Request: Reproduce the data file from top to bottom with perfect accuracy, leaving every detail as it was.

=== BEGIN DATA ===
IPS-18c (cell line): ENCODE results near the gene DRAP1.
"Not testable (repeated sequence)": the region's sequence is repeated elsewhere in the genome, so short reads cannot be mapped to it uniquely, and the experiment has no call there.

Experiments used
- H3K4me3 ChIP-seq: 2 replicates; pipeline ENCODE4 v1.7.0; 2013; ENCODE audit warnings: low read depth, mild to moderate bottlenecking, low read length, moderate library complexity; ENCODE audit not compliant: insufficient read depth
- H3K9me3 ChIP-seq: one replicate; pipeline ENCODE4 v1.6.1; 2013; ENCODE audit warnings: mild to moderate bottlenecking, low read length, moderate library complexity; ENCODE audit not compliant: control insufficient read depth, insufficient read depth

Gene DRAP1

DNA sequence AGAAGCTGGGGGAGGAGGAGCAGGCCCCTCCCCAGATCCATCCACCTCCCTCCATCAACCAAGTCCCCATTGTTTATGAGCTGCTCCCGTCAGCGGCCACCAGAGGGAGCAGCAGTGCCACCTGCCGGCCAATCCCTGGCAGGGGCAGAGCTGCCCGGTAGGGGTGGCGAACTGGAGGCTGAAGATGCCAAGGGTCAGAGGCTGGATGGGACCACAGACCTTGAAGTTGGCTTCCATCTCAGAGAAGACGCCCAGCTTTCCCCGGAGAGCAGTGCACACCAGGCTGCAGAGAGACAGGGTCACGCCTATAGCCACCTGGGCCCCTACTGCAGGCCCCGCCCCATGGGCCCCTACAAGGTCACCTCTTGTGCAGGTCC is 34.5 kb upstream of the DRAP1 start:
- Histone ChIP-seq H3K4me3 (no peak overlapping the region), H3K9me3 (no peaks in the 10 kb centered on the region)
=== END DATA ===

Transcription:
IPS-18c (cell line): ENCODE results near the gene DRAP1.
"Not testable (repeated sequence)": the region's sequence is repeated elsewhere in the genome, so short reads cannot be mapped to it uniquely, and the experiment has no call there.

Experiments used
- H3K4me3 ChIP-seq: 2 replicates; pipeline ENCODE4 v1.7.0; 2013; ENCODE audit warnings: low read depth, mild to moderate bottlenecking, low read length, moderate library complexity; ENCODE audit not compliant: insufficient read depth
- H3K9me3 ChIP-seq: one replicate; pipeline ENCODE4 v1.6.1; 2013; ENCODE audit warnings: mild to moderate bottlenecking, low read length, moderate library complexity; ENCODE audit not compliant: control insufficient read depth, insufficient read depth

Gene DRAP1

DNA sequence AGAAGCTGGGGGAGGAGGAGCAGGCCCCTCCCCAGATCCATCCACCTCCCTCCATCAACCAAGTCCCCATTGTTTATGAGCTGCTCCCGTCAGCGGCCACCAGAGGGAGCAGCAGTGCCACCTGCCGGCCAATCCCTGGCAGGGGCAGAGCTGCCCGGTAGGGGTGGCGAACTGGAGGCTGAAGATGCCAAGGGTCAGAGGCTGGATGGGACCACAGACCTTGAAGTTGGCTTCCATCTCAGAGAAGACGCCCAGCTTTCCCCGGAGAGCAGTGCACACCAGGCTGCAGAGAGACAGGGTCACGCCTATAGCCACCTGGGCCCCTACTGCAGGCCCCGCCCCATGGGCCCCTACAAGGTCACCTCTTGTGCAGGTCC is 34.5 kb upstream of the DRAP1 start:
- Histone ChIP-seq H3K4me3 (no peak overlapping the region), H3K9me3 (no peaks in the 10 kb centered on the region)